By Freedom New Mexico
President Bush correctly has promised to veto an irresponsible, insidious bill that would provide government-subsidized health care to children of middle-class families earning as much as $83,000 a year under a program originally intended to benefit only the poor.
The president Thursday rightly identified the Democrat-controlled Congress’ motive in attempting to expand welfare to the middle class, as “an incremental step toward the goal of government-run health care for every American.”
The State Children’s Health Insurance Program would spend an additional $35 billion, bringing the total cost of the program to $60 billion over 10 years. The expansion is expected to cover 2.6 million more children, but 1.2 million of those already have private insurance.
Extending benefits to nonpoor families “would move millions of American children who now have private health insurance into government-run health care,” Bush said. “Our goals should be for children who have no health insurance to be able to get private coverage, not for children who already have private health insurance to be able to get government coverage.”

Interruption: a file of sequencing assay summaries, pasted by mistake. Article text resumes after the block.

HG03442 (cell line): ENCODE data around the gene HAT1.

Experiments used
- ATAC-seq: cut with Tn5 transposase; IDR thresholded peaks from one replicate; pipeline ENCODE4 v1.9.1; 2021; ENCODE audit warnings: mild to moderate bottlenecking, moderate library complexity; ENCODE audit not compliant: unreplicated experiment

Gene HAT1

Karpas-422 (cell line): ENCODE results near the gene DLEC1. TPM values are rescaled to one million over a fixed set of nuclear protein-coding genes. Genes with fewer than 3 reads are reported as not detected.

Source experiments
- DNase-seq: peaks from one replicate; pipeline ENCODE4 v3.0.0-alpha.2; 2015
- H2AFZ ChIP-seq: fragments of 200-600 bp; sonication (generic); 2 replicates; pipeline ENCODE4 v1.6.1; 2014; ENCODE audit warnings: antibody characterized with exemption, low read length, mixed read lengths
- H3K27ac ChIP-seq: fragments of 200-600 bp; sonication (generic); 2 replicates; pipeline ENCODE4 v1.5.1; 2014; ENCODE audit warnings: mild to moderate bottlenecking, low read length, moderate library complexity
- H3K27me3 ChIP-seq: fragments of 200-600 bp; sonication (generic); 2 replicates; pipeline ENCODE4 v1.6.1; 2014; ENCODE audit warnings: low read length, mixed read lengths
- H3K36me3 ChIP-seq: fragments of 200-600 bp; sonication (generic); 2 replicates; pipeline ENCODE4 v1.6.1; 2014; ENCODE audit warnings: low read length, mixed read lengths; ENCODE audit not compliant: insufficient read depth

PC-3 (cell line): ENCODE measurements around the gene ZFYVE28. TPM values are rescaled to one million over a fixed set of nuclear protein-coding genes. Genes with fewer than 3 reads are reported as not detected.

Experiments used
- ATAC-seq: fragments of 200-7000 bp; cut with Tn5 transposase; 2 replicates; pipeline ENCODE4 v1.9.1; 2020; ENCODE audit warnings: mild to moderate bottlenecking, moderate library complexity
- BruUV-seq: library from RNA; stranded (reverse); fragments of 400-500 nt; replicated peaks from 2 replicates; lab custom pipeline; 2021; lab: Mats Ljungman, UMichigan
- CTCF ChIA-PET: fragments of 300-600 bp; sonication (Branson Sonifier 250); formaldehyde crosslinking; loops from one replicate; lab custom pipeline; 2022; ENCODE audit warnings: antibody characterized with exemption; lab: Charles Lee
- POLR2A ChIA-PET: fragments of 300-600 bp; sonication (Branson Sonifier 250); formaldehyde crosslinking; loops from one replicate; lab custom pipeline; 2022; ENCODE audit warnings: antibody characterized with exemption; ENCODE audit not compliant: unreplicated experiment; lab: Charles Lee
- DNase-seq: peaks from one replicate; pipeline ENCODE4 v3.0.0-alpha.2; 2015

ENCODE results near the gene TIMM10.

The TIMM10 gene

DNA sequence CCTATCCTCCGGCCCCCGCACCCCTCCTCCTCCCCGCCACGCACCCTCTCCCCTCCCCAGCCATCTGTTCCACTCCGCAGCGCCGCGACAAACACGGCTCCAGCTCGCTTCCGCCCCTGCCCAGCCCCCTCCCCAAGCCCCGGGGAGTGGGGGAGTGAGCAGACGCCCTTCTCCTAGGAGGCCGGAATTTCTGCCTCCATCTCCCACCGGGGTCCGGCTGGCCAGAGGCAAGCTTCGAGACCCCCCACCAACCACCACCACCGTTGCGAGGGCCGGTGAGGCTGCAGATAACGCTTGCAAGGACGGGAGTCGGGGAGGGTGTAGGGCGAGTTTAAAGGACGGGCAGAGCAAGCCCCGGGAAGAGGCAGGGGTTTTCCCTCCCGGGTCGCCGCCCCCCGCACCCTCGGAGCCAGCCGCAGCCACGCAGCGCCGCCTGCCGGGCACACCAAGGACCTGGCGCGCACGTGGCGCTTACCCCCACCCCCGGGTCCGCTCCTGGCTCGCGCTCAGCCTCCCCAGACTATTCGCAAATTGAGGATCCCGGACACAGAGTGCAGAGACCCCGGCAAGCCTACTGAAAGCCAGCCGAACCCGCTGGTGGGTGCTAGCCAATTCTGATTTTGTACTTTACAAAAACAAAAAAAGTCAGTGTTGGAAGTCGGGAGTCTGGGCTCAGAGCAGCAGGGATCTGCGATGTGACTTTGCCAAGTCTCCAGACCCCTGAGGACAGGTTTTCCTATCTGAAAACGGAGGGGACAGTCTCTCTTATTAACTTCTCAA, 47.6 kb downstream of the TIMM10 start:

“I believe this is a step toward federalization of health care,” Bush said.
The president’s right, but he shouldn’t be surprised. The intent of SCHIP, established in 1997, was to provide government benefits for children whose parents aren’t poor enough to get welfare, but who can’t afford private insurance.
From its inception, SCHIP provided tax funds to states for families earning up to twice the federal poverty limit. Once the welfare entitlement line was crossed from serving the poor to serving the near-poor as well, the debate inevitably became one of degree, not of principle.
Bush wants to increase funding by $5 billion, but to restrict the entitlement to family incomes of no more than twice the poverty level. Democrats want to increase the limit to four times the poverty level. Both seek to use federal tax money to subsidize health care for people who don’t qualify for welfare.
Whoever prevails, it’s nevertheless “a step toward federalization of health care.”
Like many of the Democrat-sponsored “solutions” offered in Washington, the long-term view is to ultimately expand government’s role into every aspect of health care, at first incrementally, then gradually increasing over time until every health care dollar spent either is paid for out of tax funds, subsidized by taxes or tightly controlled by government.
Even without an expansion of SCHIP, nearly half the nation’s children already are covered by some government health program.
Obviously, nowhere near half the nation’s children are poor. We would prefer the president and Congress quit quibbling about how much to federalize health care, and take steps to de-federalize it by removing government controls, restrictions and mandates so the free market can drive down costs and increase availability.